That said, sexting does present a new challenge because young people have become producers and distributors of sexual content. This raises enormous legal issues as it concerns minors and may lead, at the very least, to sincere privacy violations when the content is forwarded to an unintended audience, not to mention the negative psycho-social consequences. In this context, parents and clinicians should prepare young people for the challenges of going digital in general rather than with a particular focus on sexual content or sexting. As boyd and others have pointed out, networked digital information is persistent, can be copied, searched for, easily retrieved, and be sent out to basically everyone. In their daily media use, both adolescents and adults have not fully grasped the dimensionality of this difference from analogue information. Therefore, we should support a general digital literacy that may help young people to deal responsibly with digital information rather than focus on sexual issues alone.
What is an important question from parents and practitioners that we as academics cannot provide a good answer to yet?
We still struggle with describing precisely which kind of children and adolescents are susceptible to different types of media influence, both positive and negative. In addition, we struggle with capturing communication and its meaning for young people beyond a rather simple understanding of development that often does not go beyond studying chronological age. As a result of these two issues, our answers to parents and
practitioners are not as precise and nuanced as they should be.
What would be your work motto?
You don’t have to work harder, you don’t have to work smarter, you just have to work.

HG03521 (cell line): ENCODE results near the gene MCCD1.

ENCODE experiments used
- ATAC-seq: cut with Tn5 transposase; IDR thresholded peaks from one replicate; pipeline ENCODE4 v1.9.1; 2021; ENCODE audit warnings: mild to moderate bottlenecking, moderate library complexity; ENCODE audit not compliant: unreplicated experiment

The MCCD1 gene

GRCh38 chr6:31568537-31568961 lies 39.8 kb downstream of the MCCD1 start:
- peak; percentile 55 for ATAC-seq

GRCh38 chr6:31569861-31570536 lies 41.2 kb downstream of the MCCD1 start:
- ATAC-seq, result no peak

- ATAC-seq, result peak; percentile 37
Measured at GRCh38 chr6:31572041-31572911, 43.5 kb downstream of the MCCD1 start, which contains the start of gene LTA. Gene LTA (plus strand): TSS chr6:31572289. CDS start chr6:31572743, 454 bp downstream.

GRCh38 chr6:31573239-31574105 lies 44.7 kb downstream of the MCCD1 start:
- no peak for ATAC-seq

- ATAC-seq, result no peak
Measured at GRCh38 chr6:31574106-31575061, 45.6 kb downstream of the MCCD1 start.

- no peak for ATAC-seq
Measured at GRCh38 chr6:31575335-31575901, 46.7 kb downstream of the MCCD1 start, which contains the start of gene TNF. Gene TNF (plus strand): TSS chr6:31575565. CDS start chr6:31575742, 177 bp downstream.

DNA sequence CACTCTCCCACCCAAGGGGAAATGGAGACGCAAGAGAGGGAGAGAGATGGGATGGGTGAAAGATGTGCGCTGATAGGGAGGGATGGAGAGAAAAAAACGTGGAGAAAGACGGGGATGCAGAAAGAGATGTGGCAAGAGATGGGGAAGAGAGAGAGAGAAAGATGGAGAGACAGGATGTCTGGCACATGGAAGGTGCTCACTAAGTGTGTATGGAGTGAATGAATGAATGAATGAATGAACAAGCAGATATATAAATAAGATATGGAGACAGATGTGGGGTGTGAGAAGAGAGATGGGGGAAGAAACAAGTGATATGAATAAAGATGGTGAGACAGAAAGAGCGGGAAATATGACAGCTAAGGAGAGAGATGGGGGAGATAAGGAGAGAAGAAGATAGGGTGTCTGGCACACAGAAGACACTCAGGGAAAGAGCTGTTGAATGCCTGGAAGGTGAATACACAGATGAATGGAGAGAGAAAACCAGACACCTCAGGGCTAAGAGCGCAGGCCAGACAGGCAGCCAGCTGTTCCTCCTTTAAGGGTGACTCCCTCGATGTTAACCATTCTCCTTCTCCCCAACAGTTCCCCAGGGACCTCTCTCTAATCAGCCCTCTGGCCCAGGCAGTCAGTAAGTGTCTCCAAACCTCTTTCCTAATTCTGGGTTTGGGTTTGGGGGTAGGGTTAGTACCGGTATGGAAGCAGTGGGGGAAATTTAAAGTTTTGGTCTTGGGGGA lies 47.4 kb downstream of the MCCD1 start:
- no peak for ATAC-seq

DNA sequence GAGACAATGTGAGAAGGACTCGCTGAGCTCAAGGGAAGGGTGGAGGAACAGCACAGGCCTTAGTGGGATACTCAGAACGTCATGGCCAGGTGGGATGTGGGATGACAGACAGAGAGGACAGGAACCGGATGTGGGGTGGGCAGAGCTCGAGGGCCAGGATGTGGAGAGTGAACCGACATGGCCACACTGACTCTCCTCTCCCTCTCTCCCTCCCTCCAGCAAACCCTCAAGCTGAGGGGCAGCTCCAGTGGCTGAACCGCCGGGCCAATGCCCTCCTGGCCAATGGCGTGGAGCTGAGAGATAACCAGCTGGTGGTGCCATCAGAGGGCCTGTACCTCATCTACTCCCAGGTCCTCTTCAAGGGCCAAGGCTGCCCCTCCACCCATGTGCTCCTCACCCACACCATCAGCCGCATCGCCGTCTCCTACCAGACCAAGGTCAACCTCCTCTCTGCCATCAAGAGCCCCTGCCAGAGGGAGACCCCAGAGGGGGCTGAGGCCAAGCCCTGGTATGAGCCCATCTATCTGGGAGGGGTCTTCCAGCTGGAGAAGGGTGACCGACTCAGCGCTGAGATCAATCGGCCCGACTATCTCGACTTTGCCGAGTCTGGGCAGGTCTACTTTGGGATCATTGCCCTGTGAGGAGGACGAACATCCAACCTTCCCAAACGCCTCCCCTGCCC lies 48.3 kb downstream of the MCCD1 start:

Which of your publications is your favorite, and why?
As said above, I am biased and not particularly reliable in judgments of my own work. Currently, though, I like the 2016 review article on Internet pornography and adolescents, particularly the last part. It is a summary of what I have learned in doing research on the subject, but perhaps more important, also of the biases and limitations in my own research.
Peter, J., & Valkenburg, P. M. (2016). Adolescents and Pornography: A Review of 20 Years of Research. The Journal of Sex Research, 53, 509–531. doi: 10.1080/00224499.2016.1143441
If you had unlimited resources, what kind of project would you want to do and why?
A panel study of large representative samples of all developmentally meaningful cohorts (from a sample of babies to a sample of the elderly), following all of the cohorts over their entire life span. We still lack a thorough understanding of long-term development and its dynamics with (new) communication and media environments, as well as of differences between age groups. That’s why I would like to do such as study. If there is still money left, I would not mind getting information on relevant biological makers as well as observational and contextual data (peers, parents etc.) to tackle bio-psycho-social models. And finally, a digital logbook that has all the digital traces of the participants would not be
bad, either, in order to overcome our eternal problems with self-reported and analogue data. Funding agencies, my contacts details can be found above!
If you had to give one piece of advice to young CAM scholars, what would it be?
I have two pieces of advice, actually. First, you only see yourself struggle, but we all do. Frustration and failure in setting up a study, analyzing the data, or getting a paper published, are the constant companions of all researchers. I hope this puts things in perspective. Second, without high-quality academic research, there is no impact. I see, in many countries, an increasing pressure to ‘go public’ with one’s research as quickly and frequently as possible to demonstrate the impact of the studies. This development can easily put young scholars, in particular, into a conflict about priorities, not least because our work is societally relevant. I fully endorse our obligation to inform the non-academic public soundly, but it should never compromise the quality of our work.
Who would you like to put in the spotlight next, and why?
I would like to nominate Joanne Cantor for her invaluable, pioneering contributions to our field.
To download a copy of this edition of CAMmer in the spotlight click here.